Individuals are different and are not equal: this also explains how athletes are also different in their engagements. When involved in scandals, efforts should be made to ensure justice and fairness to them. Moreover, when found to have abused law, athletes should be treated the same way like other criminals.
Education and Athlete engagement
Most athletes may not be informed on their media relationship with the media. It goes beyond reasonable doubt that the media and the athletes should educate themselves adequately on the border or limits that the media should go on the athletes and on seeking the consent of athletes.
 Ethics
The Role of Media in Athlete
The press is involved in athletes’ life especially in covering or giving information on the athlete when in competitions, training or anything related to an athlete’s professional life. Hence the role of media should be well defined.
Promotion of the Right Code of Conduct Among Athletes
Athletes cannot be assumed as saints who in one or two instances may be found on the wrong side of the law; it is only prudent that athletes maintain the right code of conduct even outside cameras.
Conflict on Values
There are conflicting values in this context. The value of fairness and justice conflicts with that of causing harm. Even though justice may be served to an athlete based on accusations fronted by the media, it can take ages to recover an image which already had been painted differently. Indeed, as Epstein points out that image recovery may take some time as an audience already have a divergent view of an individual. Michael Phelps sought a public apology, and so did the media, but it not help him get back the endorsements he had lost.
The values are arranged in the order given based on who it affects first. The media coverage of an athlete affects the athlete first. It could be harmful or not. If harmful, the athlete as an aggrieved party will seek justice and later on based on experience educate and enlighten other on future episodes.
Alternatives, Consequences and Intention
The Role of Player Welfare Managers on Media Information
Player welfare managers need to be highly involved in what the media gives out to the public on their welfare. The press should at least concentrate on deeds on the field and not put the focus on off the field misdemeanors (Pedersen, 2013). The ethical issue involved in this alternative would be whether the player’s character on track is also on record as given by the welfare managers.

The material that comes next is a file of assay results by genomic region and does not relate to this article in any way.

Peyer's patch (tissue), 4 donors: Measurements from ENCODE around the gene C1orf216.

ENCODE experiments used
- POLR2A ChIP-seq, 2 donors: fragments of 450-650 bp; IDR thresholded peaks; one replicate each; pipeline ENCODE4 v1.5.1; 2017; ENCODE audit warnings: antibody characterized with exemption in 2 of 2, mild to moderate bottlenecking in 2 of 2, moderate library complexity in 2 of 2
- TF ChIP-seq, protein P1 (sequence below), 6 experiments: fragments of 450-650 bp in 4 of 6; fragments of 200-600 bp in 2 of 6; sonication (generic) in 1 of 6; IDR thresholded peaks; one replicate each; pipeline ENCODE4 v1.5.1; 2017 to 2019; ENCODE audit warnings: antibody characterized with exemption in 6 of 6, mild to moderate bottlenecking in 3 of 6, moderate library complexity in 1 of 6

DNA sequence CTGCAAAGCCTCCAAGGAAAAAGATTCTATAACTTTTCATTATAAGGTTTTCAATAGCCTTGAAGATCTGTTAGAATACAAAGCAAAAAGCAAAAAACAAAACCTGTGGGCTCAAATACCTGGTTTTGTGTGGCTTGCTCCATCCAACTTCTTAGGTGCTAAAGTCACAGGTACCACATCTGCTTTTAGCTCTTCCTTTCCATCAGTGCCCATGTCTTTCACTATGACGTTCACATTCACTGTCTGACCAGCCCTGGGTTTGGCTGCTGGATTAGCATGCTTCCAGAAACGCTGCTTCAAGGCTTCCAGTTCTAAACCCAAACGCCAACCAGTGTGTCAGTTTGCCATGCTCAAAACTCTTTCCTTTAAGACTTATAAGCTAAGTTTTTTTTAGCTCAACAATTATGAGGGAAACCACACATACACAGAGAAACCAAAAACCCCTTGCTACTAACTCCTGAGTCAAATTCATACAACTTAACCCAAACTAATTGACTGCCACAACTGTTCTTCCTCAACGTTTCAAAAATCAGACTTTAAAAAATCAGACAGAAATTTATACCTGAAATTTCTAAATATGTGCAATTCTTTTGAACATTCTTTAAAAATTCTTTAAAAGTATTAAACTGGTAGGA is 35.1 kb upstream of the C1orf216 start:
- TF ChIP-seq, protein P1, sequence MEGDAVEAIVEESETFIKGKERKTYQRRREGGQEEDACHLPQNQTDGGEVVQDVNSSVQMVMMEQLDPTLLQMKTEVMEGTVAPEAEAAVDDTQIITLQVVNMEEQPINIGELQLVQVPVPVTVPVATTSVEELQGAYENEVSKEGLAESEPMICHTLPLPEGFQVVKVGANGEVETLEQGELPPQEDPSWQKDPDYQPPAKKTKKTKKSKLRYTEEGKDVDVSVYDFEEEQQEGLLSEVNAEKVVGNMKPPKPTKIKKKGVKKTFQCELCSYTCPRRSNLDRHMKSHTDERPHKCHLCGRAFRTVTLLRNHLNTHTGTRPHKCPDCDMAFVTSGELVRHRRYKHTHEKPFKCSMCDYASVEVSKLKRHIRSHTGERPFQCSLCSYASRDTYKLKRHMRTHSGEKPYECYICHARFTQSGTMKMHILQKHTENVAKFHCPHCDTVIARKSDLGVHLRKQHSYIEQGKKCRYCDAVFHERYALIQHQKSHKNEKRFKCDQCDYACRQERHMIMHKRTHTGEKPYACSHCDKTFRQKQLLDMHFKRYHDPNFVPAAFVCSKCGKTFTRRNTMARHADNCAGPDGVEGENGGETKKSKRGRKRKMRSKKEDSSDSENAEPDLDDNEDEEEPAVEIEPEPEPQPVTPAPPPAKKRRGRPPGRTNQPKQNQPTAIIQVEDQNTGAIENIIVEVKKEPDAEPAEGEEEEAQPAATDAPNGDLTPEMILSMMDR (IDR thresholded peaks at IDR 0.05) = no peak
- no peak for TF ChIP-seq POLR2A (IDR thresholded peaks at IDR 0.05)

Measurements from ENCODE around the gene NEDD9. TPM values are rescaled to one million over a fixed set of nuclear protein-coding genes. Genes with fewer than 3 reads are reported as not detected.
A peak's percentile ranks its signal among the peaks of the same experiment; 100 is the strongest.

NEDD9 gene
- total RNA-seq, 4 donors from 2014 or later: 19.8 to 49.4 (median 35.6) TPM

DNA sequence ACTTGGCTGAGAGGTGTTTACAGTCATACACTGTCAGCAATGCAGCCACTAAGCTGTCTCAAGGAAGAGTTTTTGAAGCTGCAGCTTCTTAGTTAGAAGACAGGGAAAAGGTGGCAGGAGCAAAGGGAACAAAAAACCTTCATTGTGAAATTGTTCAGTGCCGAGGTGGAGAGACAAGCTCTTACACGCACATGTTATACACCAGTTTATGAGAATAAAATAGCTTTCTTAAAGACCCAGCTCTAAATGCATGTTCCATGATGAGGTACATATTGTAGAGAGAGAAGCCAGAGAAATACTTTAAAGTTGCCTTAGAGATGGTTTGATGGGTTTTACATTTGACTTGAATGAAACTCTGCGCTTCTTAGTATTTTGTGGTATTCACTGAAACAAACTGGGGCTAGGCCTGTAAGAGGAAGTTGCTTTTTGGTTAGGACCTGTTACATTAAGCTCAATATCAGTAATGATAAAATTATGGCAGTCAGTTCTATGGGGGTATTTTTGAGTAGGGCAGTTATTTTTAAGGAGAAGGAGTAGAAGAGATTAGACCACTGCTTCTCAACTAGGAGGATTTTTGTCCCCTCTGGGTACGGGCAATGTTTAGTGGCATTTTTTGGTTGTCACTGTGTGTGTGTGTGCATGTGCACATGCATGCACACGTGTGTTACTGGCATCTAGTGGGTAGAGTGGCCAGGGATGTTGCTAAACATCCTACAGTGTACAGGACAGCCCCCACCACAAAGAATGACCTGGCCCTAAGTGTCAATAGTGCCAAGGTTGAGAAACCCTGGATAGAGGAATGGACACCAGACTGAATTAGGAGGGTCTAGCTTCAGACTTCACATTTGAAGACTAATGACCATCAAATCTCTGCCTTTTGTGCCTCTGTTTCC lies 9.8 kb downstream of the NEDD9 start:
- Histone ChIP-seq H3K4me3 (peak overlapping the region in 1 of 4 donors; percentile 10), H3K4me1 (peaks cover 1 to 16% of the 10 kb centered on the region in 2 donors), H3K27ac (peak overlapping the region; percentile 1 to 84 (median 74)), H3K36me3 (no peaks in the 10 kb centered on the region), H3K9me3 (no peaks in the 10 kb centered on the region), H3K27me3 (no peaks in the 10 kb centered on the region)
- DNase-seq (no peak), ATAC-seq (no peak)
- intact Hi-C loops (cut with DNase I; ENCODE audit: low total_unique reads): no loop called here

Benchmarking of Athletes
The first step of benchmarking the athletes to gauge the suitability is in the anti-doping test. The role played by the anti-doping agency covers education and the monitoring of athletes, especially on drugs and research. Benchmarking can be finalized by ranking with the required skills and requirements to help in scrutinizing the athletes for media and other brand interest. The primary ethical issue here is that the media houses may overlook some essential deeds of athletes ranked average or below average. The reason behind the decision of benchmarking is to promote the role of the anti-doping agency.
Solutions
By allowing player welfare managers to take part in consultation of the athlete’s role, the value of justice and fairness is highly maximized. The welfare manager comes into play, not in defense of an athletes wrongdoing, but by putting the right facts that are relevant to the media. Additionally, the athlete is also treated fairly. This position is justified based on Winston’s allegation which the court dismissed and could be used in his defense in the future.
Evaluation of Theory
Theory of Utilitarianism
The theory of utilitarianism is applicable in this case study and the general decision making. More focus is put on the consequence on an individual athlete when media is involved in promoting the athlete to include activities outside their career (Shepherd, 2014). In applying the utilitarian theory in decision making, moral judgment of action should be considered based on the consequences that action poses and not on the moral disposition of the mind and or social motives of an individual. Thus, the media should analyze and apply the theory of utilitarianism before promoting an athlete. In evaluating this decision, media personnel have to seek the consent of the athlete first after the occurrence or action involving the athlete and discuss it with them and finally arrive at a concrete solution
A viable strategy that would prevent the dilemma from occurring would be education and engagement. Education applies to the media, athletes, and the public. They need information on what their limits are on matters of promotion and role models. Similarly, the engagement of both parties will help draw lines and consent of what should be given.
Conclusion
Overall, there is a general notion that everyone is responsible for both ethical and unethical conduct in athletes. It is only worth mentioning that ethics is not optional and that good deeds cannot go uncelebrated in the athletic world. It is up to everyone to understand that ethics have placed responsibility on the athlete, media, and even the spectator as they both contribute differently. A primary lesson, in this case, is that when morals that guide behavior are set and in action the expectation will equally align with the set morals. When athletes, media, and the public align to a particular code of behavior that associates with the dilemma drawn above, then their expectation will also be close to the conduct which brings any forms of doubt and criticism. It thus means that information shared will according to set behavior and that which does not go well with the set conduct is withheld.